“We are staying with bespoke tailoring and bespoke shirt making,” William Skinner emphasised. “That is our priority. We have discussed the possibilities of course and will keep an eye open to future considerations, but really, we are bespoke purists.

“Ready-to-wear is about making something to sell. Bespoke is making something that someone wants. It is much more personal, to have and to do.”

Happily, there seems to be no shortage of customers wanting that personal service.

“They are not necessarily all wealthy. Many are but others have a real interest in clothing and like to get into the process of having suits made for them. They are prepared to spend money on clothing that is well made.”

And they are in illustrious company. Royal Warrants to the Queen, and to the Sultan of Oman, to the King of Bahrain, and other Royal connections testify to Dege & Skinner’s heady mix of customers, extending through the US, Europe, the Far East and Russia.

Wherever they are based, many customers will be ordering some of the new suitings, and even the tweeds, that form the anniversary collection. The weights may make them unsuitable for the hotter climes, but these customers need wardrobes fit for global lifestyles. The traditional British country style remains popular around the world, and quite a few of Dege & Skinner’s customers enjoy the sporting season here.


The five Huddersfield worsted suitings, including wool/cashmere compositions, come in 11oz weights, while the Border tweeds in wool/Saxony twists are 13/14oz weights. Designs are fairly classic but with attractive colourings, in the tweed designs particularly.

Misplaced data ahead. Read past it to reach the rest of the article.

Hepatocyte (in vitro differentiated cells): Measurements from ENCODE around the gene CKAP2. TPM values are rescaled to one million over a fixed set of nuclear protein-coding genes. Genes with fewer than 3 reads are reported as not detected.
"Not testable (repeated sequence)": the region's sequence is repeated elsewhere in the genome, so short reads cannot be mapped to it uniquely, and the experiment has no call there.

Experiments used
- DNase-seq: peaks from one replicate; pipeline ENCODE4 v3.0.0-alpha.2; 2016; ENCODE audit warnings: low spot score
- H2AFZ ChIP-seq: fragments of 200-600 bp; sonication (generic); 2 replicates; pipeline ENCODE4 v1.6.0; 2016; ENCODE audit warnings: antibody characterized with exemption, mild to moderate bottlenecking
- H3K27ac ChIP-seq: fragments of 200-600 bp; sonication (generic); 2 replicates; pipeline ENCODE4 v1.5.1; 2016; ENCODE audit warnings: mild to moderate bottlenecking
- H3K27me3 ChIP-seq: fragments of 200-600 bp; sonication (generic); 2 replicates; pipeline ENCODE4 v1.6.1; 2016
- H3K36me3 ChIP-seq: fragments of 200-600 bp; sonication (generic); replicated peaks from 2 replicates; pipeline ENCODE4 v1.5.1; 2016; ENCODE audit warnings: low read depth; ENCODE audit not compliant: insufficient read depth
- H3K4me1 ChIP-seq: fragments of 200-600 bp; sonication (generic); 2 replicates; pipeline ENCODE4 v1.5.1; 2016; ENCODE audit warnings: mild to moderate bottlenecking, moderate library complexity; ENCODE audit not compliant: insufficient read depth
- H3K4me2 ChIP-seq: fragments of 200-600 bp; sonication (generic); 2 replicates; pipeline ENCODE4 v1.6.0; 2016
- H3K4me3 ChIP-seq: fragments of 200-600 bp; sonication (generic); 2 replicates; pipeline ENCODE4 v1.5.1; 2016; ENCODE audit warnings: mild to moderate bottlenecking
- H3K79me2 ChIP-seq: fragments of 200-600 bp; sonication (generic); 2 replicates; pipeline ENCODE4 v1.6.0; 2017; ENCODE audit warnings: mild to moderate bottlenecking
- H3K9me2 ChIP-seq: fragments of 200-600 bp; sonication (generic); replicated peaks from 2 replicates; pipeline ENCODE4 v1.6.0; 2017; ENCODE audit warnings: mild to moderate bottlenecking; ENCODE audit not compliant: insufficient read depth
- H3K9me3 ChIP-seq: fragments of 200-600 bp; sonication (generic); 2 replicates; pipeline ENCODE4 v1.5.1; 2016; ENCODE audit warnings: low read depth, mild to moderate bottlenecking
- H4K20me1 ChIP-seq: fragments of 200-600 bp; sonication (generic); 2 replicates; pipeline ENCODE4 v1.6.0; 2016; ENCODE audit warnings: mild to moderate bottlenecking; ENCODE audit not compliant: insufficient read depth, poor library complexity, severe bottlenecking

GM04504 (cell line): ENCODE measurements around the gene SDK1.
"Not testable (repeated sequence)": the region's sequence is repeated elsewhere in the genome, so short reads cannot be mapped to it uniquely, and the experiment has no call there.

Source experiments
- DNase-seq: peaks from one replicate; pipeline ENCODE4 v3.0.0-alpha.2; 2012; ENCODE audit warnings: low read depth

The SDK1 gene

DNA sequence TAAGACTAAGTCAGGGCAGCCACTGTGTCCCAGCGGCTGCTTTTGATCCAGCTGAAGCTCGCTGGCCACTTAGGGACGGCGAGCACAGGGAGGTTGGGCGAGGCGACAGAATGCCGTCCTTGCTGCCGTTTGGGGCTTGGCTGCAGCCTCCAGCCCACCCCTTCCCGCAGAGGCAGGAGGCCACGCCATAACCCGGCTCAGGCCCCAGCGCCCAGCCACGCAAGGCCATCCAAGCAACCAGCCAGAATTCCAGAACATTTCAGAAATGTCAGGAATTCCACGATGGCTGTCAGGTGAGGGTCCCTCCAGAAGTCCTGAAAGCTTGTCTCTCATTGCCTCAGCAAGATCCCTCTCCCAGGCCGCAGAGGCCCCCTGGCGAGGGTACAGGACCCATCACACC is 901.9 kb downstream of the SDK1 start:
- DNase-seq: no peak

There was no automatic rite of succession here. William Skinner’s father, Michael, now chairman, had headed the company since taking over from his father in , who had waited, in some trepidation, to see whether his son would return from a sojourn in the US  to join the family firm. There is a sixth generation in the wings, but again no guarantee that William’s young son – or daughter – will opt for a career on the Row. He is quietly pleased, however, that son Harry, aged 12, recently said that he ‘would like to join the firm’.

“We invest in the future by taking on trainees, and are keen on passing on skills.  We have a wonderful staff, passionate about what they do, and they will always put their best foot forward overseas and in the Savile Row shop. So we forget about age. The future looks rosy,” he said with a smile.

A rich vein of military tailoring runs

By Robin Dutt

I possess quite a few. Let me recollect – midnight blue silk velvet, claret red, a fine 1960’s Simpson’s example with an imposing silk grosgrain shawl lapel and, oh yes…one rather curious confection – a 1920’s luxurious midnight blue art silk, decorated with a vivid print of a variety of strange monsters playing tambourines and flutes. Coward couldn’t have wanted for better.

And although one can hear the ‘tisk-tisk’ of those wedded only to natural fabrics, so many 1920’s and 1930’s artificial fibres were revolutionary in their brilliance. They trapped colour better than the real deal and were easy to maintain.possess quite a few. Let me recollect – midnight blue silk velvet, claret red, a fine 1960’s Simpson’s example with an imposing silk grosgrain shawl lapel and, oh yes…one rather curious confection – a 1920’s luxurious midnight blue art silk, decorated with a vivid print of a variety of strange monsters playing tambourines and flutes. Coward couldn’t have wanted for better.

Do remember though, that artificial materials of the past were generally much superior to today’s poor efforts. But even today it is possible to source dead stock bolts of cloth which you can have whipped up into something unique. I came across some purple crepe which had been presumably left in the sun so much that it had the shadow of the window frame burnt onto it.


Turnbull & Asser sashed robe in silk


Vintage 50s Chinese Medathion smoking jacket